Regardless of whether your drum is six inches across with a rawhide skin or two feet in diameter with a coated mylar head, the fundamentals of getting a good sound out of your drum are the same. You need to tune your drum to its sweet spot in order to sound its best. The sweet spot is simply the pitch where the drum resonates best. This spot varies from drum to drum based upon its size, the construction of its shell, and the type of head that you use.
Finding the sweet spot is fairly easy: Just adjust the pitch a little bit at a time until the sound is clear and without a lot of overtones (higher pitched sounds that the drum creates, which are usually hidden behind the fundamental tone of the drum). After it’s tuned well, you shouldn’t need to dampen (stop from vibrating) the head with tape or an internal system in order to lessen overtones because there won’t be any.
Got a wrench and a few minutes? Well, that’s all you need to tune up your lug-tuned drum. Lug-tuned drums are by far the most common style these days and for the most part, they’re pretty straightforward to tune.
Start with the drumhead and the rim off your drum and the drum on the floor. First, wipe the edge of the shell with a dry cloth to get off any dirt or dust. Next, put on the head and then the rim over that. Then follow these steps:
1. Tighten the lugs by hand until they’re as tight as you can get them. Work with the lugs by going across the drum as you go around. Start with the lug at the top (12 o’clock position), go to the lug at the six o’clock position, back up to the one o’clock position, to the seven o’clock position, and so forth until you go all the way around. Doing so ensures that you get the head evenly set on all sides
3. After all the lugs are fully tightened by hand, gently press on the center of the head with your palm until you hear some cracking from glue on the head (be careful not to push too hard). This drum tuning
technique seats the head and forces it to make full contact with the shell.
6. Continue going around the head using one-quarter turns until you get to a pitch that rings freely. If you notice overtones or if the pitch isn’t really clear, lightly tap the head with your stick about one inch in from each lug. They should all be the same pitch. Adjust any that are out of pitch with others until all of them are the same.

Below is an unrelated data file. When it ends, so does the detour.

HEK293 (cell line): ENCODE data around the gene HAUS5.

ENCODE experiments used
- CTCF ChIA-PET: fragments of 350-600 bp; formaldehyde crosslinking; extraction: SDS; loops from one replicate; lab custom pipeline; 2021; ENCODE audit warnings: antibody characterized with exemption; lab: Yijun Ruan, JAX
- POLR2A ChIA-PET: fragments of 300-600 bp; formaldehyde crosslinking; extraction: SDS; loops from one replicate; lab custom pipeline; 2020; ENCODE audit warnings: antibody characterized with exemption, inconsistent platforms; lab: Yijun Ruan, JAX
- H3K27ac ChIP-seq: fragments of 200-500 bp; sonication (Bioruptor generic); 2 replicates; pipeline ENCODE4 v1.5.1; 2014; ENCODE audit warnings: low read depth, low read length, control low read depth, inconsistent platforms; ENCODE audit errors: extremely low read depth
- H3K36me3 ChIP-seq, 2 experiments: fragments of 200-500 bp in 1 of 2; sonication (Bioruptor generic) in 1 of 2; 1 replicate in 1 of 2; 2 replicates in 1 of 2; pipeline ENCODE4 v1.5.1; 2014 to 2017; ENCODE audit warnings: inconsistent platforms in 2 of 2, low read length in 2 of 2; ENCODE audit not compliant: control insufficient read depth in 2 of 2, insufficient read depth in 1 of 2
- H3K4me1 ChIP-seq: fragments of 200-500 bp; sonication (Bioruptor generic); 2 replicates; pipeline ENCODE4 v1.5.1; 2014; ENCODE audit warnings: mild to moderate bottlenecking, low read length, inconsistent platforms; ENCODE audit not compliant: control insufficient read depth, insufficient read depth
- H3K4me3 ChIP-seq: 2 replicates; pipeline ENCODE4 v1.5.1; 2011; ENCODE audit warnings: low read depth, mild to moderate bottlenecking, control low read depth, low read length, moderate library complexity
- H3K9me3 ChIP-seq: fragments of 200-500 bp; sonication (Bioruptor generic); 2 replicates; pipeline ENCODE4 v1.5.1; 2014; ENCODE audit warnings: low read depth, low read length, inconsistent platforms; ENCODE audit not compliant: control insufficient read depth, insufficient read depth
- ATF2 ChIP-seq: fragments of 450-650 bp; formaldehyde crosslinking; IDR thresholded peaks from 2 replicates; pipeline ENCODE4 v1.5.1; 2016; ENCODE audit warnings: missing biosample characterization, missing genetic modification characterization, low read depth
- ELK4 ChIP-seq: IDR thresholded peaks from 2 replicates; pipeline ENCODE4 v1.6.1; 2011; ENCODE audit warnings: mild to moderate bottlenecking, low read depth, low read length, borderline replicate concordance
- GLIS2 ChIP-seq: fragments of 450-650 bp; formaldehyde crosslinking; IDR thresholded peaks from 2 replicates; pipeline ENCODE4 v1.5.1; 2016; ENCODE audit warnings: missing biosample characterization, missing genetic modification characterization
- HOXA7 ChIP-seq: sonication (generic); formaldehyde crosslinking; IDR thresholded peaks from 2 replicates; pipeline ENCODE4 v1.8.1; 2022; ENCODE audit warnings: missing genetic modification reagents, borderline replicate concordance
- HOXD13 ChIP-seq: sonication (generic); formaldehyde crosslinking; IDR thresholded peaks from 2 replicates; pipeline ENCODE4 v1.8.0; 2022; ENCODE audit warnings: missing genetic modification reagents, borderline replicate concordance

Repeat this procedure on the bottom head if you have double-headed drums. I usually like to get both heads turned to the same pitch, but other people tune the bottom head slightly higher or lower than the top head. You can experiment and see what you prefer.
Rope-tuned drums look hard to tune but they’re really not. In some ways, they’re actually easier to tune than drums with lugs, because you don’t have to worry about getting the drum in tune with itself.
The process for tuning a drum with a rope system is pretty simple. All you have to do is untie the loose end (this is usually the long section) from the rope so that it’s free. You can find this section by noticing where the end of the rope is that’s strung around the drum. To raise the pitch, feed the loose end of the rope under the next two vertical strands (you need to keep the rope taut where it was initially tied off).
Next, loop the rope back across the second strand to the first and go under that one again. Hold the drum securely (I usually rest my knee on it) and pull the rope tight until the first strand crosses the second and the rope is straightened out. Continue this procedure until you have the drum at the desired pitch. Then, tie off the loose end of the rope again. Now you’re set to play!
Many of the frame drums that you find are untunable. That is, they don’t have a hardware system that allows you to adjust the tension on the head. This doesn’t necessarily mean that you can’t adjust the pitch of the drum n you can as long as the drum has a natural skin head.
Because natural hide heads are affected by temperature and humidity, you can use these factors to adjust the tension on the head of your drum. Higher temperatures and lower humidity result in the head becoming more tense, thus producing a higher pitched sound. Likewise, lower temperatures and higher humidity result in a lower pitched sound. In most cases, you find that your drum drops in pitch, sometimes to the point where all you get is a ithudi when you hit it. This is especially true with thinner-headed drums.
To raise the pitch of your untunable drum, place it in sunlight for a little while until the head warms up a bit. You can also hold it over a heat source for a couple of minutes (some people use a hair dryer). Be careful though: If you put the drum too close to extreme heat or leave it in the hot sun too long, the head will break.
drum_techniuqes/basic/drum_tuning_basics.txt · Last modified: 2008/03/17 16:40 by pasha
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